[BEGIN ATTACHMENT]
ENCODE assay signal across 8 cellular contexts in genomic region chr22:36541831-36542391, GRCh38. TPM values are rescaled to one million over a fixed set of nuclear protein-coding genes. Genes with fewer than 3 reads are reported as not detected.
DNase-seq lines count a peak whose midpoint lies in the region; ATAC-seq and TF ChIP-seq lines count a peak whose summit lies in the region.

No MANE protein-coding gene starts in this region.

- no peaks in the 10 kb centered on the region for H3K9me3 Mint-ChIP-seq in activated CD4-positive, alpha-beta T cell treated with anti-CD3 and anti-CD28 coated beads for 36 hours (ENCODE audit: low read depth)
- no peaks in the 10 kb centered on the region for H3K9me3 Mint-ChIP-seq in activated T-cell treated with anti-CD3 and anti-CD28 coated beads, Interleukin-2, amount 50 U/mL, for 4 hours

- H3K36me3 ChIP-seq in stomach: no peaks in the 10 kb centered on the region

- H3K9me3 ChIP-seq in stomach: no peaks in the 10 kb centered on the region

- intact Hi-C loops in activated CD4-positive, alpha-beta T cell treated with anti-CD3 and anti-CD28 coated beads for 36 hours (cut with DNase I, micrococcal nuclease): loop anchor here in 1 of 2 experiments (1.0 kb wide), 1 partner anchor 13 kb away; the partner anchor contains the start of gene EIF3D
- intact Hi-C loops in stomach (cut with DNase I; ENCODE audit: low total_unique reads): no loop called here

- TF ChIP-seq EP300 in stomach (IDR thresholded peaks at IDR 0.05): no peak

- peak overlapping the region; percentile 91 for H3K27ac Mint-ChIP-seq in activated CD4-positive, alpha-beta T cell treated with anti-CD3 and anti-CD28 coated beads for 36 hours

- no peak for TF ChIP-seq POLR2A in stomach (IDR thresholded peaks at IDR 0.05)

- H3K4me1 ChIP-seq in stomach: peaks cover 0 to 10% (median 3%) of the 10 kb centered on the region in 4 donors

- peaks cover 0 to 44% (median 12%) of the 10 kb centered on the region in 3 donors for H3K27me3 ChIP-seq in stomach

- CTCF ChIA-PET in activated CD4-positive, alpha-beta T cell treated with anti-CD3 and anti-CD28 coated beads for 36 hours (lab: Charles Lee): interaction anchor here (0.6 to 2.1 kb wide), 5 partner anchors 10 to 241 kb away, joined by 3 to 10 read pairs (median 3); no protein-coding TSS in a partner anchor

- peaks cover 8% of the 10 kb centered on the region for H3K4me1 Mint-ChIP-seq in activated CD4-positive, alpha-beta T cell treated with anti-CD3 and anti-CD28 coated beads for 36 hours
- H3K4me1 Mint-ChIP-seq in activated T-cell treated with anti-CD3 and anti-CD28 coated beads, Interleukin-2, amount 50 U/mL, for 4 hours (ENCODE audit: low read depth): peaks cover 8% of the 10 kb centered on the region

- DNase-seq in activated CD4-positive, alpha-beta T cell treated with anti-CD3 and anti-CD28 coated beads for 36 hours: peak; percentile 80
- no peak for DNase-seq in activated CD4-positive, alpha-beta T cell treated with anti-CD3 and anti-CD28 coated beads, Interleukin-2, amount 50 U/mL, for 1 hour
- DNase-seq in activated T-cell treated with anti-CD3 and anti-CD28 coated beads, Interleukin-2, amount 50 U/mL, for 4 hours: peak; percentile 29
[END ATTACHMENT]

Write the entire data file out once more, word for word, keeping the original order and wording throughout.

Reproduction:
ENCODE assay signal across 8 cellular contexts in genomic region chr22:36541831-36542391, GRCh38. TPM values are rescaled to one million over a fixed set of nuclear protein-coding genes. Genes with fewer than 3 reads are reported as not detected.
DNase-seq lines count a peak whose midpoint lies in the region; ATAC-seq and TF ChIP-seq lines count a peak whose summit lies in the region.

No MANE protein-coding gene starts in this region.

- no peaks in the 10 kb centered on the region for H3K9me3 Mint-ChIP-seq in activated CD4-positive, alpha-beta T cell treated with anti-CD3 and anti-CD28 coated beads for 36 hours (ENCODE audit: low read depth)
- no peaks in the 10 kb centered on the region for H3K9me3 Mint-ChIP-seq in activated T-cell treated with anti-CD3 and anti-CD28 coated beads, Interleukin-2, amount 50 U/mL, for 4 hours

- H3K36me3 ChIP-seq in stomach: no peaks in the 10 kb centered on the region

- H3K9me3 ChIP-seq in stomach: no peaks in the 10 kb centered on the region

- intact Hi-C loops in activated CD4-positive, alpha-beta T cell treated with anti-CD3 and anti-CD28 coated beads for 36 hours (cut with DNase I, micrococcal nuclease): loop anchor here in 1 of 2 experiments (1.0 kb wide), 1 partner anchor 13 kb away; the partner anchor contains the start of gene EIF3D
- intact Hi-C loops in stomach (cut with DNase I; ENCODE audit: low total_unique reads): no loop called here

- TF ChIP-seq EP300 in stomach (IDR thresholded peaks at IDR 0.05): no peak

- peak overlapping the region; percentile 91 for H3K27ac Mint-ChIP-seq in activated CD4-positive, alpha-beta T cell treated with anti-CD3 and anti-CD28 coated beads for 36 hours

- no peak for TF ChIP-seq POLR2A in stomach (IDR thresholded peaks at IDR 0.05)

- H3K4me1 ChIP-seq in stomach: peaks cover 0 to 10% (median 3%) of the 10 kb centered on the region in 4 donors

- peaks cover 0 to 44% (median 12%) of the 10 kb centered on the region in 3 donors for H3K27me3 ChIP-seq in stomach

- CTCF ChIA-PET in activated CD4-positive, alpha-beta T cell treated with anti-CD3 and anti-CD28 coated beads for 36 hours (lab: Charles Lee): interaction anchor here (0.6 to 2.1 kb wide), 5 partner anchors 10 to 241 kb away, joined by 3 to 10 read pairs (median 3); no protein-coding TSS in a partner anchor

- peaks cover 8% of the 10 kb centered on the region for H3K4me1 Mint-ChIP-seq in activated CD4-positive, alpha-beta T cell treated with anti-CD3 and anti-CD28 coated beads for 36 hours
- H3K4me1 Mint-ChIP-seq in activated T-cell treated with anti-CD3 and anti-CD28 coated beads, Interleukin-2, amount 50 U/mL, for 4 hours (ENCODE audit: low read depth): peaks cover 8% of the 10 kb centered on the region

- DNase-seq in activated CD4-positive, alpha-beta T cell treated with anti-CD3 and anti-CD28 coated beads for 36 hours: peak; percentile 80
- no peak for DNase-seq in activated CD4-positive, alpha-beta T cell treated with anti-CD3 and anti-CD28 coated beads, Interleukin-2, amount 50 U/mL, for 1 hour
- DNase-seq in activated T-cell treated with anti-CD3 and anti-CD28 coated beads, Interleukin-2, amount 50 U/mL, for 4 hours: peak; percentile 29